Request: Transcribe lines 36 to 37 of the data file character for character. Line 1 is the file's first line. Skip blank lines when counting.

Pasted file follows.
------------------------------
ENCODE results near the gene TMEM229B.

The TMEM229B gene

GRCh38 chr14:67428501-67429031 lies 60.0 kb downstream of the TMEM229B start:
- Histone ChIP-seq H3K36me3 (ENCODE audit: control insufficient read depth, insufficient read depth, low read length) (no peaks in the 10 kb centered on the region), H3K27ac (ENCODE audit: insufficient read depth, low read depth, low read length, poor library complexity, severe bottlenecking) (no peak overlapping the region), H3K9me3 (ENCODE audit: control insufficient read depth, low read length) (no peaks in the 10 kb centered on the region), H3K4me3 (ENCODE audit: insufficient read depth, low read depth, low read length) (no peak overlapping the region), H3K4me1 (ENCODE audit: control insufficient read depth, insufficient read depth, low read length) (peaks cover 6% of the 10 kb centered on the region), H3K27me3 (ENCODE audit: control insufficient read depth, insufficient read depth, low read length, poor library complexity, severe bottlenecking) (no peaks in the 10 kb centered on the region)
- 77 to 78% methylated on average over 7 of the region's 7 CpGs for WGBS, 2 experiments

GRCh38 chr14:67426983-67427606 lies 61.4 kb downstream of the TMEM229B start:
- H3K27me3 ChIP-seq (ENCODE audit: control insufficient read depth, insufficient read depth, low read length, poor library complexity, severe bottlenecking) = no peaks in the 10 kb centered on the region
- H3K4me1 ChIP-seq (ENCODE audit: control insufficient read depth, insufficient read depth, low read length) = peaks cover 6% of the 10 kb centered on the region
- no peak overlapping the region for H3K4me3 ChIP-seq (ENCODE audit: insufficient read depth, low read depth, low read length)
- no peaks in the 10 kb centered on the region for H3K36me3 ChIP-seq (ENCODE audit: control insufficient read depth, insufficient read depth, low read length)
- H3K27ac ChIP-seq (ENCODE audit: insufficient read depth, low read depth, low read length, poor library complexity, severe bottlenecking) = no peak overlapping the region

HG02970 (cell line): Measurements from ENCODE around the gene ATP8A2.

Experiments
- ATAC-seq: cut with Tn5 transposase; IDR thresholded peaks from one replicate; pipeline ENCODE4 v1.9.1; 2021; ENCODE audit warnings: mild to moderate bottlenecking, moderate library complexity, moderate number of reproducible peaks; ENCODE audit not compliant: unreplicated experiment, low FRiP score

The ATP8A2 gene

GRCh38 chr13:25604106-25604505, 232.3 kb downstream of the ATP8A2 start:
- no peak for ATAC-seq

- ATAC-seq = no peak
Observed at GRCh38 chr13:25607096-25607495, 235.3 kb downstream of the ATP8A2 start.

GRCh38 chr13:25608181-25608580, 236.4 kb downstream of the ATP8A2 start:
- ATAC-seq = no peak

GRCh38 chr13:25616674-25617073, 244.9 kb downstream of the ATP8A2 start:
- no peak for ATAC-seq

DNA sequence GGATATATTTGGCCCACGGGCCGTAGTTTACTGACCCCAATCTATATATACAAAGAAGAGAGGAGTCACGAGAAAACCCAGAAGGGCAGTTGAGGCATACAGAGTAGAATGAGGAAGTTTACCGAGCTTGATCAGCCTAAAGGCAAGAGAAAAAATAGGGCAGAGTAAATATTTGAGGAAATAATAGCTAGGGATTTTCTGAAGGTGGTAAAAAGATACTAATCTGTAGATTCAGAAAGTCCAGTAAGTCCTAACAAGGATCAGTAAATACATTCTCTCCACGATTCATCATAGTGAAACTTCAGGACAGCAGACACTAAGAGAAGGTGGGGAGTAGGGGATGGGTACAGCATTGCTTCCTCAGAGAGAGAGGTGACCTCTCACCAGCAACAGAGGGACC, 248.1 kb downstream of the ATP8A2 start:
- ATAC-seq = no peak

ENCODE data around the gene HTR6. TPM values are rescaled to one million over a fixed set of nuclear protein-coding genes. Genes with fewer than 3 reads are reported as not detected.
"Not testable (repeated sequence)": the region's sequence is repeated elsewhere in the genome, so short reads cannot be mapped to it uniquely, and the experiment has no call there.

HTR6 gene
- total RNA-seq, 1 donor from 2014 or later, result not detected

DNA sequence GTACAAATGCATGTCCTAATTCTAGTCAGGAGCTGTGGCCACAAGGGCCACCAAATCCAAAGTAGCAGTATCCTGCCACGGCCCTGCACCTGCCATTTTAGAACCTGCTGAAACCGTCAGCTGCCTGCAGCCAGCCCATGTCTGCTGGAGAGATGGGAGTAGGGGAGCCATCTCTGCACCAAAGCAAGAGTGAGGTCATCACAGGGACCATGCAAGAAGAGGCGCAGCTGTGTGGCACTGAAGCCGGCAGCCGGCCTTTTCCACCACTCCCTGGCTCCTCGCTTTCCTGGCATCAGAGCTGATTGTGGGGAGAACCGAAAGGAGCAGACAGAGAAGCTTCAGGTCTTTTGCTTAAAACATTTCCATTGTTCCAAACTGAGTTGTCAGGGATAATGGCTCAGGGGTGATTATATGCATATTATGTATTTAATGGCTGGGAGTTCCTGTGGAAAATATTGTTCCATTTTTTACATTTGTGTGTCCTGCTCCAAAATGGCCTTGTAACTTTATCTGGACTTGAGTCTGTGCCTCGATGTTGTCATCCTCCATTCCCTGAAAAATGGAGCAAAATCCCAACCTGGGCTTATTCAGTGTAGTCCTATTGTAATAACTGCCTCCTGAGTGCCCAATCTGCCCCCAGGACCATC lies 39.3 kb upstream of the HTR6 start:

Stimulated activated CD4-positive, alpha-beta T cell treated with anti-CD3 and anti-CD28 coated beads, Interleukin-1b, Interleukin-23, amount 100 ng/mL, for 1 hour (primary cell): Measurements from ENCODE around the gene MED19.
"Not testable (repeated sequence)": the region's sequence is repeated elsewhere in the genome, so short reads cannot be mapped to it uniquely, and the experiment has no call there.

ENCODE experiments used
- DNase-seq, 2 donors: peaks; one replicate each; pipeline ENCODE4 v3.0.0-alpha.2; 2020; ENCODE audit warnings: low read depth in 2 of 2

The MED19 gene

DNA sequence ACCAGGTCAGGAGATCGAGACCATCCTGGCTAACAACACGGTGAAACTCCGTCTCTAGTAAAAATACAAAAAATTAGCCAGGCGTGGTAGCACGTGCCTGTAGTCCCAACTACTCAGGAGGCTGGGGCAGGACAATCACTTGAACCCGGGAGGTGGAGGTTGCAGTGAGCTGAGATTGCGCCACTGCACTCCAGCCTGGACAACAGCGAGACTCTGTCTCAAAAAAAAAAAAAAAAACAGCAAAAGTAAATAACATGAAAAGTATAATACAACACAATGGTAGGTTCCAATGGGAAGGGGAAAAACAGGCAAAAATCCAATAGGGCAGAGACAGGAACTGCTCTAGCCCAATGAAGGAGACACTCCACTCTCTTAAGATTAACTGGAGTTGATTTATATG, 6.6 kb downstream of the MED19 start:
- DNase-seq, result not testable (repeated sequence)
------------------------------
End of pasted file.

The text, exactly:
DNA sequence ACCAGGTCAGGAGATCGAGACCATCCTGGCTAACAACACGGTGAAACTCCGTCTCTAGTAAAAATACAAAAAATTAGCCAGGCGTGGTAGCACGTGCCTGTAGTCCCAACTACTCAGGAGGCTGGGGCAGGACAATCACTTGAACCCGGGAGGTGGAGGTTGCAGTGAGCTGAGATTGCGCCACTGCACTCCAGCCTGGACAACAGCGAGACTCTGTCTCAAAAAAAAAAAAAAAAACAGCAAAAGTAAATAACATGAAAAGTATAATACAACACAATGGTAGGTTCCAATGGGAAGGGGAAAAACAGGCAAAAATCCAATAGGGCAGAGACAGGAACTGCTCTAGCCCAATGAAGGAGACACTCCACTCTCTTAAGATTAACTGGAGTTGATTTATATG, 6.6 kb downstream of the MED19 start:
- DNase-seq, result not testable (repeated sequence)